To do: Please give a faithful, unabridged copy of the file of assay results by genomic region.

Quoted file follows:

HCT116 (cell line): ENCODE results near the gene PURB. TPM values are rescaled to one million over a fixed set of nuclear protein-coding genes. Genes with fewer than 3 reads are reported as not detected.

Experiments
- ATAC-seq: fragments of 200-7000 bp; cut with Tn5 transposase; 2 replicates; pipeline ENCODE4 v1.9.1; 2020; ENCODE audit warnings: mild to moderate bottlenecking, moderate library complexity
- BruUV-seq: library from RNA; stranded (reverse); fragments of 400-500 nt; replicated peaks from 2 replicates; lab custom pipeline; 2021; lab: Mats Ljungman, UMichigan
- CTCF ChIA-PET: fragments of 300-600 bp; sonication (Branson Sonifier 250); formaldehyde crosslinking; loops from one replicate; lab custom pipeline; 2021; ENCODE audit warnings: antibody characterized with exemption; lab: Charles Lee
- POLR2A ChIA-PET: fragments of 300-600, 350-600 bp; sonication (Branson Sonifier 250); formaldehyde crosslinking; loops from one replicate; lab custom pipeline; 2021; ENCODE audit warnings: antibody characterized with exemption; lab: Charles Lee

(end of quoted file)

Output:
HCT116 (cell line): ENCODE results near the gene PURB. TPM values are rescaled to one million over a fixed set of nuclear protein-coding genes. Genes with fewer than 3 reads are reported as not detected.

Experiments
- ATAC-seq: fragments of 200-7000 bp; cut with Tn5 transposase; 2 replicates; pipeline ENCODE4 v1.9.1; 2020; ENCODE audit warnings: mild to moderate bottlenecking, moderate library complexity
- BruUV-seq: library from RNA; stranded (reverse); fragments of 400-500 nt; replicated peaks from 2 replicates; lab custom pipeline; 2021; lab: Mats Ljungman, UMichigan
- CTCF ChIA-PET: fragments of 300-600 bp; sonication (Branson Sonifier 250); formaldehyde crosslinking; loops from one replicate; lab custom pipeline; 2021; ENCODE audit warnings: antibody characterized with exemption; lab: Charles Lee
- POLR2A ChIA-PET: fragments of 300-600, 350-600 bp; sonication (Branson Sonifier 250); formaldehyde crosslinking; loops from one replicate; lab custom pipeline; 2021; ENCODE audit warnings: antibody characterized with exemption; lab: Charles Lee